I should point here that President Buhari is an elected President under the oversight of an established parliament of the land. He sometimes act as though he were still “Military ruler” with all the overwhelming power of the state inhabited in that title. As an elected Civilian leader of the nation, this president is bound by certain protocols, including governing within the ambits of the law, and the law establishing the republic places the National Assembly as the lawmaking and lawgiving institution of the land, from which the president is bound to seek the authority and guidance to govern.

There is a difference in that regard between “ruler” and “leader.” A “ruler” has absolute power unburdened by any parliamentary control. A monarch is a ruler. No president, elected by popular will and mandated by suffrage is a “ruler.” A “leader” is one who is backed by the will of the people, to take a lead, and steer the wheels of the republic. The legislature is the symbolic gathering of the collective will of the land that undergirds the power of the people. And as I have tried to point out on a number of occasions, Nigeria was founded as a republic, not a constitutional monarchy.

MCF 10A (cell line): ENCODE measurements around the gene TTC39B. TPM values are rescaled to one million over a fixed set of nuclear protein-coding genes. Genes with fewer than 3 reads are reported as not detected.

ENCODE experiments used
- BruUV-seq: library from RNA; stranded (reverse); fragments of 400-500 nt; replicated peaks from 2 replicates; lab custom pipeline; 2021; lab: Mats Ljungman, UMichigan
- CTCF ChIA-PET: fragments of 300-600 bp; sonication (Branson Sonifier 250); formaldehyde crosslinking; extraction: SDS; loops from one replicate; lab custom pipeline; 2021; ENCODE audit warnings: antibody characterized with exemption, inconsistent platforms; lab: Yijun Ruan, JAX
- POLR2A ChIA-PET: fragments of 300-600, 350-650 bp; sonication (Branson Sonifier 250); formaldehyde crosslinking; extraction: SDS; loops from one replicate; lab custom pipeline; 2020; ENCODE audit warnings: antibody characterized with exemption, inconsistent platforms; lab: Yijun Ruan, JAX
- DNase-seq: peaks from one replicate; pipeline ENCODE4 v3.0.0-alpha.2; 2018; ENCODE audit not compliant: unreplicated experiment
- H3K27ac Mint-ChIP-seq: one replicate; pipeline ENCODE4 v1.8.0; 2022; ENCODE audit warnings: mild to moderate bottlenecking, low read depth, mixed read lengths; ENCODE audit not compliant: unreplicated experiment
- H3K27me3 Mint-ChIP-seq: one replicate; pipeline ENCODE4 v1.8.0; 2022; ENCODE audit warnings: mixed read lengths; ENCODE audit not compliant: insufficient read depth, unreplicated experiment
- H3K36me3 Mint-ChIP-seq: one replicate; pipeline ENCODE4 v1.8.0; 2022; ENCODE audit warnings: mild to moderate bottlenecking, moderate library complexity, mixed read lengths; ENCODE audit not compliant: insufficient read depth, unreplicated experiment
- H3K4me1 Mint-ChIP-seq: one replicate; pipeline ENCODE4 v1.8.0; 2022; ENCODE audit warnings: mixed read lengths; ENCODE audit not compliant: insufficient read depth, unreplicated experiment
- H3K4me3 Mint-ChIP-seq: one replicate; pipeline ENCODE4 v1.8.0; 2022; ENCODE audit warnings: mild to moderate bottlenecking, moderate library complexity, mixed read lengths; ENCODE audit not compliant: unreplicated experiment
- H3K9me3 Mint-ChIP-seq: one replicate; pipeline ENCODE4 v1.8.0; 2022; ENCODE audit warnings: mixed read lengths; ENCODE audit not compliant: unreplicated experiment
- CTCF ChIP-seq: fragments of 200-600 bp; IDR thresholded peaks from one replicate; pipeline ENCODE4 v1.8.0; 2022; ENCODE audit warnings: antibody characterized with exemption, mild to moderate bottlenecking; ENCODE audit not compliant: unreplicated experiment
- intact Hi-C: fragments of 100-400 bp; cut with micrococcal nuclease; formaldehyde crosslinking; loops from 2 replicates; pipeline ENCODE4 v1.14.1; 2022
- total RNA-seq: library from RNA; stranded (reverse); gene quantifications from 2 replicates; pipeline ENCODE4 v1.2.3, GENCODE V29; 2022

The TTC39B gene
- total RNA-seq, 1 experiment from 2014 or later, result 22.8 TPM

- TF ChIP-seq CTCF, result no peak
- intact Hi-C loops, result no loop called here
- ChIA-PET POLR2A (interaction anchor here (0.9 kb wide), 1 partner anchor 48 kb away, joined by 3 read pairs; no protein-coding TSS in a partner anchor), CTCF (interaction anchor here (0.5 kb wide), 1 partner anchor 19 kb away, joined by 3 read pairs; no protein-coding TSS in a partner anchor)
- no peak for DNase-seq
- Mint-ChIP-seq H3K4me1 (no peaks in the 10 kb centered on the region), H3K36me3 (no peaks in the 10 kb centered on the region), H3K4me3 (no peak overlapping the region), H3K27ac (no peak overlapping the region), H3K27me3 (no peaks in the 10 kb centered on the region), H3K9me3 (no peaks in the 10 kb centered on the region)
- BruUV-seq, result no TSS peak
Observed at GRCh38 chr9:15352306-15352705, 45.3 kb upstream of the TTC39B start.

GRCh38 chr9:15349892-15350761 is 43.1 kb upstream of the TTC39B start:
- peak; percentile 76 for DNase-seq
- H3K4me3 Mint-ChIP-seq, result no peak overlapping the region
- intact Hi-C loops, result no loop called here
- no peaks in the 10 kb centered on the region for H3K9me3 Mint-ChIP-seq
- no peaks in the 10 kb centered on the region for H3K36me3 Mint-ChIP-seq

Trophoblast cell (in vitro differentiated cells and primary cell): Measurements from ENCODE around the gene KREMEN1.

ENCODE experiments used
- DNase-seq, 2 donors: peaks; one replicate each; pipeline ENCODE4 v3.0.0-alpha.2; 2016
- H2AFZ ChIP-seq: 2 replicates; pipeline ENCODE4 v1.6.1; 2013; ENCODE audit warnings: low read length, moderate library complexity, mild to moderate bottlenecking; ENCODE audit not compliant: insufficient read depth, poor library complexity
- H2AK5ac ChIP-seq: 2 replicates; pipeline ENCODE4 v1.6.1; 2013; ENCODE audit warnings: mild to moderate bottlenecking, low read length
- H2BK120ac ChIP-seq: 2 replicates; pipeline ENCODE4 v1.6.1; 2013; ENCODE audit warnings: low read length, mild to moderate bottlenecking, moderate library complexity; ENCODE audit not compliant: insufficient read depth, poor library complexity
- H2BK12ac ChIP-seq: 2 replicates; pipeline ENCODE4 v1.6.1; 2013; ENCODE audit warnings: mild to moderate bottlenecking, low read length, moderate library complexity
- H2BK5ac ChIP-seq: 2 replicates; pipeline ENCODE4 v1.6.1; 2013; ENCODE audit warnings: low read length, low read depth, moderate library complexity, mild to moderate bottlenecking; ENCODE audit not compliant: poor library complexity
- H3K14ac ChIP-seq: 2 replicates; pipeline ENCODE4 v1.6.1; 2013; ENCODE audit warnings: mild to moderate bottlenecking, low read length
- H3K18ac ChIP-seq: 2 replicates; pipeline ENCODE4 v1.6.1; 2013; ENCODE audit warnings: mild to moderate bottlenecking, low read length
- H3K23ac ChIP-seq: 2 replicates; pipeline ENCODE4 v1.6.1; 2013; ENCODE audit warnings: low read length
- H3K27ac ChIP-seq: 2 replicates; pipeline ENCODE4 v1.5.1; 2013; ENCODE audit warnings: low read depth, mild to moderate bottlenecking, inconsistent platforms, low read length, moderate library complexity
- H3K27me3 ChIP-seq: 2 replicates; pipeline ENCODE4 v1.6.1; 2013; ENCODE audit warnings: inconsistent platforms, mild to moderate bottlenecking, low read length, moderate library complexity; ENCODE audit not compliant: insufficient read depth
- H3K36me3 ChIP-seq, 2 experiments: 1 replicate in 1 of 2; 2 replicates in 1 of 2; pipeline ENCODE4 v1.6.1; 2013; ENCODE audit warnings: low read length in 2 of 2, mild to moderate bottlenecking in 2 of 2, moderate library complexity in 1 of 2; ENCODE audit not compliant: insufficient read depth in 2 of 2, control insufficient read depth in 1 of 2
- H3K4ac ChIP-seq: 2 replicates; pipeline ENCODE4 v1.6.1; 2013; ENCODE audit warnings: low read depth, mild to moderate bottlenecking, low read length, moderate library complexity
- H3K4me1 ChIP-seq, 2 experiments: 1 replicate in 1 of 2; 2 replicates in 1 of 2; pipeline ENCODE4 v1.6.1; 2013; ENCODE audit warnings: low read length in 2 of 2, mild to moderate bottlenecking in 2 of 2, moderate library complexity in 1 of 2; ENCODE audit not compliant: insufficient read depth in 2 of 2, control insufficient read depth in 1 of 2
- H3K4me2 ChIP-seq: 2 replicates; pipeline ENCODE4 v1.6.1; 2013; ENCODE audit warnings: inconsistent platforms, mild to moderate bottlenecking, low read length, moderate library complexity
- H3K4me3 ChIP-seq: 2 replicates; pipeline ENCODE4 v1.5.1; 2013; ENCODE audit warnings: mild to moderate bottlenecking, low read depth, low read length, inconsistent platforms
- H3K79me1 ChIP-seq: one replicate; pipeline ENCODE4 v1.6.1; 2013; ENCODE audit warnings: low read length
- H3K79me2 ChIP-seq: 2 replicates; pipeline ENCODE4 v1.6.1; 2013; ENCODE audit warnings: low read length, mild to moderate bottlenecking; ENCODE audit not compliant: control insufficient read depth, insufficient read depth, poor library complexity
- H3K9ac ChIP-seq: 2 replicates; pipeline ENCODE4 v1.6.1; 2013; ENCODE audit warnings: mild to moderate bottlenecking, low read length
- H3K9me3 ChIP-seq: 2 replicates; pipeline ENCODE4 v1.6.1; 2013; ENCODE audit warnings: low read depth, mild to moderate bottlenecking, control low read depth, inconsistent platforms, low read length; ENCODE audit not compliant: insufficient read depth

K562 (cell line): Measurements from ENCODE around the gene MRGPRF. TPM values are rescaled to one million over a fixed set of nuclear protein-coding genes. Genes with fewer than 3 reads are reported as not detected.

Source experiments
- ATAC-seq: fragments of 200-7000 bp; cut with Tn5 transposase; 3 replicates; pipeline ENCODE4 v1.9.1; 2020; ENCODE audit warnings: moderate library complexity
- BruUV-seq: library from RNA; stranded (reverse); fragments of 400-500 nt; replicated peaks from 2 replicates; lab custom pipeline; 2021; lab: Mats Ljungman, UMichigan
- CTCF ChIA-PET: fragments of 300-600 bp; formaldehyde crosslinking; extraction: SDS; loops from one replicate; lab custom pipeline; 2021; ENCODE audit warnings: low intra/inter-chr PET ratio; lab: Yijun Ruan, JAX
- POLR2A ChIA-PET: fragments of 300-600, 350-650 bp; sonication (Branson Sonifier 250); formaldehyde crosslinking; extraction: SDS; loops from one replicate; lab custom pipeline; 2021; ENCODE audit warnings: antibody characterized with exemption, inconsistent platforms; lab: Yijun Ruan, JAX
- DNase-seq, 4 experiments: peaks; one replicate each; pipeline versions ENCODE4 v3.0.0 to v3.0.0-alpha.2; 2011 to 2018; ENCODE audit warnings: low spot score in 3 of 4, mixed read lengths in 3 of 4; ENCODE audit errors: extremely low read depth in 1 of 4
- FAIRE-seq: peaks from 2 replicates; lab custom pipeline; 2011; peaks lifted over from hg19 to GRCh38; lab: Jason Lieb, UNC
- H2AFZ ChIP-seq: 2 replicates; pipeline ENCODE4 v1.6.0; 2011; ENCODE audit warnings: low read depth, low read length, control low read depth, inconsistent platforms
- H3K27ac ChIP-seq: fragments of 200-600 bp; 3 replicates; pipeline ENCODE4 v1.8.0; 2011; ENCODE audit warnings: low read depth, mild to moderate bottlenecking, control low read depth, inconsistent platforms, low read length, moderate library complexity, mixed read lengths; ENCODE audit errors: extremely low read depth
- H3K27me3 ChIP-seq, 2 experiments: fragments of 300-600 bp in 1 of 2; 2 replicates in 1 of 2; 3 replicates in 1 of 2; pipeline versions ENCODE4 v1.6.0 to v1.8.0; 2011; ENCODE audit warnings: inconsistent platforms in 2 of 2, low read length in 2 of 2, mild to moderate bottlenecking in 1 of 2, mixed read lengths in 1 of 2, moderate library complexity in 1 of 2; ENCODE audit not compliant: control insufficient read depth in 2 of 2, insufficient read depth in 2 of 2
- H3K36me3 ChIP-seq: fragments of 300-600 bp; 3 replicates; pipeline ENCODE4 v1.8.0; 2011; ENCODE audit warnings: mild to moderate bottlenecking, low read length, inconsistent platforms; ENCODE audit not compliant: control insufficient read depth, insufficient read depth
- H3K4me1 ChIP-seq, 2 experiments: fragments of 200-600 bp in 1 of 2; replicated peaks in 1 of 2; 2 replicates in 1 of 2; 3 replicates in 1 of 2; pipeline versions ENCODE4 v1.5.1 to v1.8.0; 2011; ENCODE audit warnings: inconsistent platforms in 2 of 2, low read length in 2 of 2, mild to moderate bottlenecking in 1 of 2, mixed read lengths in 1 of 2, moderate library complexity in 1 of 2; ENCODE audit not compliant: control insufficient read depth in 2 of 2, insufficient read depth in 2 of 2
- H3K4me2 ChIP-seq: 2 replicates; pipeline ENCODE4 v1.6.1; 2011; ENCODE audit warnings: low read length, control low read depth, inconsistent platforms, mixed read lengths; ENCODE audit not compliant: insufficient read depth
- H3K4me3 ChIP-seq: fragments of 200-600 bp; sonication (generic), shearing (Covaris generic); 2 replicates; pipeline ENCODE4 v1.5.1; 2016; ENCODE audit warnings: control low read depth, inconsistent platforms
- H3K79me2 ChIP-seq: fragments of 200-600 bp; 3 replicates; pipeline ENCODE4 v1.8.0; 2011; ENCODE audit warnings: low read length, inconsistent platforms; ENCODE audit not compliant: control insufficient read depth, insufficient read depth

Distortions in military rule have often left Nigerians confused about the constitutional limits of executive power.

Years of absolutism, and the fact that the restoration of the republic was still directed by a man who had no ideas about civil governance, has further confused Nigerians about the nature of presidential power. Under the law, the federal government is governed by two mandated institutions: the executive arm, and the legislative arm, and the National Assembly as a matter of fact has the power to override the president, unless the president is able to mobilize public opinion that threatens the individual mandate of the Assembly on major issues. So, the federal government is not simply the office of the president, or executive authority simpliciter.

The federal government is the “three arms” in a union, acting in concert or not. I have gone to this extent merely to establish that the decision to rescue affiliate states of the republic is not an executive mandate, it will be an act of the parliament of the republic, mandating such executive action. The president might be advised to send a request to the National Assembly for an emergency financial rescue fund to use as bailout for the states, and stem their collapse, and stabilize the national economy. But until that funding request is approved by the National Assembly, and I hope it would be approved, the president acts beyond his mandate in “rescuing” the bankrupt states by the decisions of National Executive Council.